You may have noticed since your loss that complete rest is hard to come by. Fatigue and exhaustion are very common physical side effects of grief, yet in a terrible twist, another very common issue is difficulty sleeping. So you’re mentally and physically exhausted, but can’t sleep. Great.
This means that in the daytime you’re left with not only the emotional burden of grief, but the weight of tiredness on top of it. It can absolutely feel like a losing battle. Often people will turn to short-term use of sleep medications to just get some rest, and that is perfectly fine. (Seriously, there is no shame in talking to your doctor to see if he or she can help you get some sleep.)
But if you’re looking for some ways to fall asleep without a visit to the pharmacy here are a few options to consider:
Silence or otherwise turn off electronics one hour before bed. “Careful studies have shown that even our small electronic devices emit sufficient light to miscue the brain and promote wakefulness,” which means “winding down” by scrolling through Facebook is actually keeping you up later.
Form a Routine
Develop a routine for the 30 minutes before your head hits the pillow. Creating a pattern of behavior leading up to bedtime lets your brain and body know in a consistent way that it’s almost time to go to sleep. Put on your pajamas, drink some herbal tea, brush and floss your teeth, moisturize your hand and face, read a book, whatever you want to do. Just try to do it in the same order again and again each night.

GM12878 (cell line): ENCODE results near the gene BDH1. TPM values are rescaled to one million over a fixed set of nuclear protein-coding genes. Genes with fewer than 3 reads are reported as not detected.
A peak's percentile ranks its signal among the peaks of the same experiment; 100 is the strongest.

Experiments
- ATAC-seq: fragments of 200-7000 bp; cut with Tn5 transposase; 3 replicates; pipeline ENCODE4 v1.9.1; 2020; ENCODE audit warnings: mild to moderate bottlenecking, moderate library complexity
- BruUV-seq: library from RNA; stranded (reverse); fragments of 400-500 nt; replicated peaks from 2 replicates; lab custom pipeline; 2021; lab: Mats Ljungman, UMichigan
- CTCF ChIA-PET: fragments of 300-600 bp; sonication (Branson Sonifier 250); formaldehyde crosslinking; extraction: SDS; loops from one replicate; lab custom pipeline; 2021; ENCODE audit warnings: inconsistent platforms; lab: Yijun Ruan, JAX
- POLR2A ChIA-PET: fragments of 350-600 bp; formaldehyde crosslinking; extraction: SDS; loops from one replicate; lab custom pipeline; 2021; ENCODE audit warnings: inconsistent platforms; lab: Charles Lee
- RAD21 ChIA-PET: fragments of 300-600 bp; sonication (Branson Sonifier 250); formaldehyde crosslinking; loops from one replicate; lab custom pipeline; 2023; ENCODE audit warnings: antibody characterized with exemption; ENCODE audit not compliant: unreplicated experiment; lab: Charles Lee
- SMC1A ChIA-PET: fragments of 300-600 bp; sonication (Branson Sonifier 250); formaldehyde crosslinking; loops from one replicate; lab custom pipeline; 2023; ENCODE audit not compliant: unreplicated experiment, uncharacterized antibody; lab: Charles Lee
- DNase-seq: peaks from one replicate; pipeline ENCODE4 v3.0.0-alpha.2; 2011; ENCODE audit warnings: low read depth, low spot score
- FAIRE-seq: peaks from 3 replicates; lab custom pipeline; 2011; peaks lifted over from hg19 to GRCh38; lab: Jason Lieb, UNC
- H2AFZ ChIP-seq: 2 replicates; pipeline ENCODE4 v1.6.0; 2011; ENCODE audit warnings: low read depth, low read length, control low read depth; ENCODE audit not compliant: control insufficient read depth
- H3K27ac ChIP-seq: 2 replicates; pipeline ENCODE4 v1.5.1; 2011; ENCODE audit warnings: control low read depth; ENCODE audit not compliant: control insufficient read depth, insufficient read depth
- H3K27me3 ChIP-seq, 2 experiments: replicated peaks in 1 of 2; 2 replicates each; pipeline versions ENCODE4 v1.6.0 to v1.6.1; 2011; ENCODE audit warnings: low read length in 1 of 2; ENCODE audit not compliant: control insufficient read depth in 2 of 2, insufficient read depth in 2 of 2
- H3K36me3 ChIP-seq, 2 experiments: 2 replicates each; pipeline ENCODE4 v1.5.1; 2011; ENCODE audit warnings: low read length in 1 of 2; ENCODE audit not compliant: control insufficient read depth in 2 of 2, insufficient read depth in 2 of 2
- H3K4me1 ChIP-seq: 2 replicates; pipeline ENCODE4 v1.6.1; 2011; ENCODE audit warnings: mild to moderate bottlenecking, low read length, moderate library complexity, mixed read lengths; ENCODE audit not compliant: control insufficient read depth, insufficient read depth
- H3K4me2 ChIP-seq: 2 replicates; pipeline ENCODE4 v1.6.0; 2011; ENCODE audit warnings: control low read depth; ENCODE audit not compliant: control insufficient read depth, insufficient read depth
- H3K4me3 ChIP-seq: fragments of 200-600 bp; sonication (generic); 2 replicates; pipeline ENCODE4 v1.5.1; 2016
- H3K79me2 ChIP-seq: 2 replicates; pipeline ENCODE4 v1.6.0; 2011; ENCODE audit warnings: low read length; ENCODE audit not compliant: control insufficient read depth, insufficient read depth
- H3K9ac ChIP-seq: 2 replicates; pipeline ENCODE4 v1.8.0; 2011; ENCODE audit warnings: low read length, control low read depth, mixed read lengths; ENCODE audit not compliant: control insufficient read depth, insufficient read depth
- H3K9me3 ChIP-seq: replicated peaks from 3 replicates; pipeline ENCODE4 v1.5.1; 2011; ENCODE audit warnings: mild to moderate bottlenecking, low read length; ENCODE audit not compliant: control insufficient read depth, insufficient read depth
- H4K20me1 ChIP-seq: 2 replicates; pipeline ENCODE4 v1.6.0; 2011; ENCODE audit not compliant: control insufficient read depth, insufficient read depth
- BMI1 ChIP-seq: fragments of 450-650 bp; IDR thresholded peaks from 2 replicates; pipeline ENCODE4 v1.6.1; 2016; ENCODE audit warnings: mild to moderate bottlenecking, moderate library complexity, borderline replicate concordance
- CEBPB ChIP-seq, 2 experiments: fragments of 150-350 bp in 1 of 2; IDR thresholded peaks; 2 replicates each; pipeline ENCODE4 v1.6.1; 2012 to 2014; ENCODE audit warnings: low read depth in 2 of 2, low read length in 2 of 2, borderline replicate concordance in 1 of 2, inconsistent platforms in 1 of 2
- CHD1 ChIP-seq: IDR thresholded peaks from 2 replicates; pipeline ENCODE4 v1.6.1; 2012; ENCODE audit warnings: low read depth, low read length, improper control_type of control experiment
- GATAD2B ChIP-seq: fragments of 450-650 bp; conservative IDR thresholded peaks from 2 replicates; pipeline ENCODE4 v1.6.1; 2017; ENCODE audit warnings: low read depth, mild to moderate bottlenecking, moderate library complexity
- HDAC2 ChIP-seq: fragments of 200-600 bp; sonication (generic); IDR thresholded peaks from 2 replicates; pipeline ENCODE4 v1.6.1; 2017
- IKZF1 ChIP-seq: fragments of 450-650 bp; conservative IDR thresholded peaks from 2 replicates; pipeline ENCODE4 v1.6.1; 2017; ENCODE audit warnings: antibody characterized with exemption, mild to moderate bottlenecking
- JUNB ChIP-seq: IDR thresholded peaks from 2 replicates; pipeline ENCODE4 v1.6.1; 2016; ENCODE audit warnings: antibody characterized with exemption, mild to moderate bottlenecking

Most of us don’t go to bed at sunset like our ancestors did thanks to easily accessible artificial light. Light from your clock, from the hallway, from the street, from phone notifications, can all disrupt our natural sleep patterns. Try to get your sleep space as dark as possible. If that’s not an option, consider a sleep mask, they are excellent at cutting out visual distractions and encouraging you to keep your eyes closed.
Things go bump in the night and it’s not hard to get distracted by them. Fans are an easy and effective way to drown-out nighttime noise disruptions. If you don’t want to add a cool breeze to your bedroom, you can try one of the sleep sound machines available for sale in stores or online. Or you can use your smartphone as a sleep machine by downloading one of the many sleep machine apps (just make sure you try to use your phone only to turn on your sleep machine app, then quickly put the lit screen back to sleep).
The scientific jury is out on a lot of herbals, but the long-standing theory is that lavender and chamomile help with sleep and relaxation. For these herbals, it really can’t hurt to try. Whether it’s the tea-making ritual, the warming effect drinking hot liquid or the chamomile itself, making a bit of chamomile tea can be a soothing way to relax into your nighttime routine. You can also incorporate turning on a diffuser with lavender oil or use a lavender linen spray to create a consistent, relaxing bedtime scent.
Your body needs sleep, so if these don’t work for you, consider talking to your doctor about other behavioral, herbal, or pharmaceutical options that could help you get the rest you need.
This isn’t everything. Comment with a sleep trick or tool that’s worked for you. (It might be just the thing somebody else need to hear about.)
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